Hearing testing with Auditory Steady State Responses using ramping stimuli and time-frequency analysis methods

Date of Award




Degree Name

Doctor of Philosophy (Ph.D.)

First Committee Member

Ozcan Ozdamar, Committee Chair


A study demonstrating the acquisition of 80-Hz Auditory Steady State Responses (ASSR) from adults elicited using a linear intensity-ramping function is presented. In the typical ASSR testing technique, the stimulus intensity is maintained constant until a response is detected. Testing at individual intensities is repeated until the ASSR threshold is determined. With the present ASSR intensity-ramping technique, the stimulus intensity is changed during the one second stimulus presentation cycle. The stimuli may be composed of a single frequency, multiple frequencies or transients such as clicks presented to one or both ears simultaneously using unique modulation or repetition frequencies for each component and ear. When using a binaural multi-frequency stimulus with the ramping technique, the resulting data not only contains frequency response information but also frequency-specific threshold information in a single recording for both ears. EEG data corresponding to the stimulus presentation cycles are averaged until a pre-specified residual noise level is achieved. Analysis of the recordings is conducted to determine the response onset for each frequency or stimulus component using a Hilbert-transform-based frequency-domain envelope detection filter. The effects on thresholds and frequency specificity of different filter durations are examined. The thresholds are estimated from the response onset time positions using the stimulus time-intensity functions.The ASSR elicited by click stimuli can be utilized for hearing screening as is traditionally done with click-evoked auditory brainstem responses (ABR). In this study the use of binaural click stimuli with time ramping intensity ASSR recordings significantly decreased recording time for threshold detection in hearing screening. For frequency-specific testing, data are collected monaurally for 500, 1000, 2000, and 4000 Hz frequencies in one recording. Validation results for hearing loss from simulations and adult data are also presented. Results from adults indicate reduced testing time and a strong agreement with behavioral thresholds. The ASSR Intensity-Ramping technique is expected to significantly decrease testing time over currently available ASSR testing methods.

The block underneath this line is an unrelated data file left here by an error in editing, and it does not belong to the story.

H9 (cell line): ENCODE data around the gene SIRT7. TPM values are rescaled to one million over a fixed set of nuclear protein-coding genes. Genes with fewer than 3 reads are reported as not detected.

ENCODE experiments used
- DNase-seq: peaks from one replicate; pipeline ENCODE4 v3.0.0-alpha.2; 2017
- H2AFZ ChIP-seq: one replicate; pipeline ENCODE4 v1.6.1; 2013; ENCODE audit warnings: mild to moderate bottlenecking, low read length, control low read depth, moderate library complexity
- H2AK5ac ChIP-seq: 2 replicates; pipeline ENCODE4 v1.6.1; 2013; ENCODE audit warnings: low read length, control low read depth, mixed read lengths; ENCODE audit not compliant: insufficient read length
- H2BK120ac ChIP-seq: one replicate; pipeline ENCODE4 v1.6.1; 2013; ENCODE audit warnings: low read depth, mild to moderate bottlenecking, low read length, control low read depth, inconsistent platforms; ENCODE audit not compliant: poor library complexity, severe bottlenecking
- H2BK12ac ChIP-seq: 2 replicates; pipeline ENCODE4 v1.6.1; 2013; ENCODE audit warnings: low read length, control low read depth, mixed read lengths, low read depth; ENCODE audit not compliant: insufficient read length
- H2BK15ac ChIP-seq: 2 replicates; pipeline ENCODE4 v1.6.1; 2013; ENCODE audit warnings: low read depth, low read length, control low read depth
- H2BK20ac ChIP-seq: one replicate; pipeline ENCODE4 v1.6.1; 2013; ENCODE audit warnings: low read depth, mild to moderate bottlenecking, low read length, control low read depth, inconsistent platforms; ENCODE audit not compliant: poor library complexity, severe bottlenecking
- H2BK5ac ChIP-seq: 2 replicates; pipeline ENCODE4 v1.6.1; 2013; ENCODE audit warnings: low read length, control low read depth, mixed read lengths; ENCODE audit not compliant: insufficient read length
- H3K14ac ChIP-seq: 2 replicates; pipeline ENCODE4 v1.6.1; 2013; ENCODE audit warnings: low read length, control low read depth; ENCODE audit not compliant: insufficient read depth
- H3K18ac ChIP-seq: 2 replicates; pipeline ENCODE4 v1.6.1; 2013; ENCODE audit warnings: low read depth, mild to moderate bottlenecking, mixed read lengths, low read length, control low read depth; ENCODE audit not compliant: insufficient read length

Engineering, Biomedical

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